Study: Teens with Involved Fathers 98% More Likely to Graduate from College
A new study finds that, compared to those whose fathers are not involved in their lives, teens who say they have involved fathers are 98% more likely to graduate from college, and teens with very involved fathers are 105% more likely to graduate.
W. Bradford Wilcox, a visiting scholar at the American Enterprise Institute (AEI), investigated the association between paternal involvement and college graduation by using data from the National Longitudinal Study of Adolescent Health (Add Health), which examined a nationally representative sample of adolescents in grades 7-12 in the 1994-1995 school year. Results of the Add Health study demonstrate that young adults who reported they had involved fathers while in high school are significantly more likely to graduate from college.
Wilcox notes that researchers have long observed that fathers play an essential role in advancing the well-being of their children. In addition, a U.S. Department of Education study found that among children living with both biological parents, those with very involved fathers were 42 percent more likely to obtain As and 33 percent less likely to be held back one year in school than children whose fathers had low levels of involvement in their lives.
Wilcox's investigation also demonstrates that adolescents are much more likely to report an involved or highly involved father if their biological parents are married, and that this association between paternal involvement and family structure holds true for families of all education levels.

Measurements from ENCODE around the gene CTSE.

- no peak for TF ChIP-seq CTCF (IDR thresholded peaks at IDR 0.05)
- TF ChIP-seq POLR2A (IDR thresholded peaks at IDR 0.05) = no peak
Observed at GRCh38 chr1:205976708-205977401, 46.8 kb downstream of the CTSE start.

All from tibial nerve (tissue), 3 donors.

“In other words, an engaged approach to fatherhood is more common for adolescents living in an intact, married family, regardless of parental education attainment,” Wilcox writes, but notes that the most involved fathers are generally found in homes where the mother is college-educated.
While Wilcox’s investigation does not demonstrate causal relationships, he provides four likely mechanisms at work in the results:
First, involved fathers may provide children with homework help, counsel, or knowledge that helps them excel in school. Second, involved fathers may help children steer clear of risky behaviors—from delinquency to teenage pregnancy—that might prevent them from completing college. Third, involved fathers may help foster an authoritative family environment (characterized by an appropriate mix of engagement, affection, and supervision) that is generally conducive to learning. Finally, involved fathers may be more likely to provide financial support to children seeking a college education.
“The good news about paternal involvement is that fathers have almost doubled the average amount of time they spend with their children each week, from 4.2 hours in 1995 to 7.3 hours in 2011,” writes Wilcox. “The bad news is that partly because fewer adolescents are living in intact, married families, a large minority of the nation’s teens—especially ones from poor and working-class homes—are not experiencing today’s ethic of engaged fatherhood.”
“Thus, if we wish to increase the odds that all young adults have a shot at the higher education of their choice and—by extension—the American Dream,” he concludes, “one thing we need to do is figure out how to bridge the fatherhood divide between children from college-educated and less-educated families.”